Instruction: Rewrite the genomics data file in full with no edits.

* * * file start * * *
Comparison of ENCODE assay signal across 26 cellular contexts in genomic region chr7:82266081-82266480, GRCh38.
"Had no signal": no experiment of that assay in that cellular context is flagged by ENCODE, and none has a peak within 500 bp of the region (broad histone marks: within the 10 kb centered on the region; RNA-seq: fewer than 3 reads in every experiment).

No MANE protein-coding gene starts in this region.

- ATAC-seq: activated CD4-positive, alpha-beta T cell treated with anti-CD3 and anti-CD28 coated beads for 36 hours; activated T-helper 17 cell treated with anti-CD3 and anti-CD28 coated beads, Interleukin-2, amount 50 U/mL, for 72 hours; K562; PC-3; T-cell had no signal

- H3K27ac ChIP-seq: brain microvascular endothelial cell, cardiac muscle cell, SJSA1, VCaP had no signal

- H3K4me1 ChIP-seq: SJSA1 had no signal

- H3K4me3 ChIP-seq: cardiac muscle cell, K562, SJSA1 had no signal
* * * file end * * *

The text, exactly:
Comparison of ENCODE assay signal across 26 cellular contexts in genomic region chr7:82266081-82266480, GRCh38.
"Had no signal": no experiment of that assay in that cellular context is flagged by ENCODE, and none has a peak within 500 bp of the region (broad histone marks: within the 10 kb centered on the region; RNA-seq: fewer than 3 reads in every experiment).

No MANE protein-coding gene starts in this region.

- ATAC-seq: activated CD4-positive, alpha-beta T cell treated with anti-CD3 and anti-CD28 coated beads for 36 hours; activated T-helper 17 cell treated with anti-CD3 and anti-CD28 coated beads, Interleukin-2, amount 50 U/mL, for 72 hours; K562; PC-3; T-cell had no signal

- H3K27ac ChIP-seq: brain microvascular endothelial cell, cardiac muscle cell, SJSA1, VCaP had no signal

- H3K4me1 ChIP-seq: SJSA1 had no signal

- H3K4me3 ChIP-seq: cardiac muscle cell, K562, SJSA1 had no signal